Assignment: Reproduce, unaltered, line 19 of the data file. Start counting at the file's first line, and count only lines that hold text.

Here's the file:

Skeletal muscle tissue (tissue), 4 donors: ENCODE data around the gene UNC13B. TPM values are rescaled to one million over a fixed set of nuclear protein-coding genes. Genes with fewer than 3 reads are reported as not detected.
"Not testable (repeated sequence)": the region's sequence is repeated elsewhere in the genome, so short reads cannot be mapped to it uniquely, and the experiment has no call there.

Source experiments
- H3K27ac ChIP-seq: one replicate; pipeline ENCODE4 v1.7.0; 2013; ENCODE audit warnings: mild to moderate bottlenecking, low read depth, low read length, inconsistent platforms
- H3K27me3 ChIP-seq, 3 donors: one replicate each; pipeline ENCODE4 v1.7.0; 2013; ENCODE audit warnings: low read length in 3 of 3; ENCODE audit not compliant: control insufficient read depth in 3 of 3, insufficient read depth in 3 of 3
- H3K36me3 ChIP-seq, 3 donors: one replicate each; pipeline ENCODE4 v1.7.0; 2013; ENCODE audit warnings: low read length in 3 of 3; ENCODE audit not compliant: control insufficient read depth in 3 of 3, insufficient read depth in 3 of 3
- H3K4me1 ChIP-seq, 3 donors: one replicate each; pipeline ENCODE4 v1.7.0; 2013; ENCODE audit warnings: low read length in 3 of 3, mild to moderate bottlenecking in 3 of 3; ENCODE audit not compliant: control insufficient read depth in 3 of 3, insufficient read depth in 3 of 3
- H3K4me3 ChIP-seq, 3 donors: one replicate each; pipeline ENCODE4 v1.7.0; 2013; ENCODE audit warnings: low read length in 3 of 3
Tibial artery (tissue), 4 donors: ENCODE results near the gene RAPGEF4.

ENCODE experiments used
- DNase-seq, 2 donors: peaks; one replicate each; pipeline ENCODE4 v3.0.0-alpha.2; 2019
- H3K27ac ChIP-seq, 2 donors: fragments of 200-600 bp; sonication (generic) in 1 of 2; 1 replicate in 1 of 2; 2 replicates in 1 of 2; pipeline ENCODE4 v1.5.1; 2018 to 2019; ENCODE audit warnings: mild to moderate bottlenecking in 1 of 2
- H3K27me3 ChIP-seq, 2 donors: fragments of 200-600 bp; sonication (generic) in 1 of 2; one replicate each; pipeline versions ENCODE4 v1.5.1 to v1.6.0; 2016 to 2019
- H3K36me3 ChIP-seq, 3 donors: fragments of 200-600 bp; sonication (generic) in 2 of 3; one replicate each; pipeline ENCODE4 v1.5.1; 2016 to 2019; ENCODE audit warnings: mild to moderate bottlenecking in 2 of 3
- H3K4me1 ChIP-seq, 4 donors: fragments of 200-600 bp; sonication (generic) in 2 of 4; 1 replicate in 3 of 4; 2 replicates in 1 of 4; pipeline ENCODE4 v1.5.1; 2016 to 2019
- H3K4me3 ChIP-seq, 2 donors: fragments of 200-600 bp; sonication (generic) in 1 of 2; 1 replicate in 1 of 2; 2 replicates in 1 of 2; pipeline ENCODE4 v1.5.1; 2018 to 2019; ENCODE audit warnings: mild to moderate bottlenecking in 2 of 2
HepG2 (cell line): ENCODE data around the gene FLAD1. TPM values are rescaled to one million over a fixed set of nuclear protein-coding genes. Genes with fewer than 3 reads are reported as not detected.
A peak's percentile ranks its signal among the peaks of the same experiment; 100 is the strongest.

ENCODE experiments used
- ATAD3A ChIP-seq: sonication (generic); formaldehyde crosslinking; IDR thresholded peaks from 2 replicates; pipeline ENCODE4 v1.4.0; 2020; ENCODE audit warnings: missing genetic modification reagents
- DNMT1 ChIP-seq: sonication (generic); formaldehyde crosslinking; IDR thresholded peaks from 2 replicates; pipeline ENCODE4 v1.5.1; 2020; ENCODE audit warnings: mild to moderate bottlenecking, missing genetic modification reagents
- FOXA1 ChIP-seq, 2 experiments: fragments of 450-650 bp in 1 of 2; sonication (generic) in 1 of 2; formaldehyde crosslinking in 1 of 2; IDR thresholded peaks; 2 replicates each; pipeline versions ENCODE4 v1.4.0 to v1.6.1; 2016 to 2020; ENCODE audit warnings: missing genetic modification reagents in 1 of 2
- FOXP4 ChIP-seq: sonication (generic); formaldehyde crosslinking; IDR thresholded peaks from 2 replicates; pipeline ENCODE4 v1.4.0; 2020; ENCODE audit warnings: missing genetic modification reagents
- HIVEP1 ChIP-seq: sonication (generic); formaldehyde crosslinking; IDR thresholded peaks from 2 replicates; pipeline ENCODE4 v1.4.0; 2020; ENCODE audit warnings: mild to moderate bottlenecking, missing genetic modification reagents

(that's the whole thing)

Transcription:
ENCODE experiments used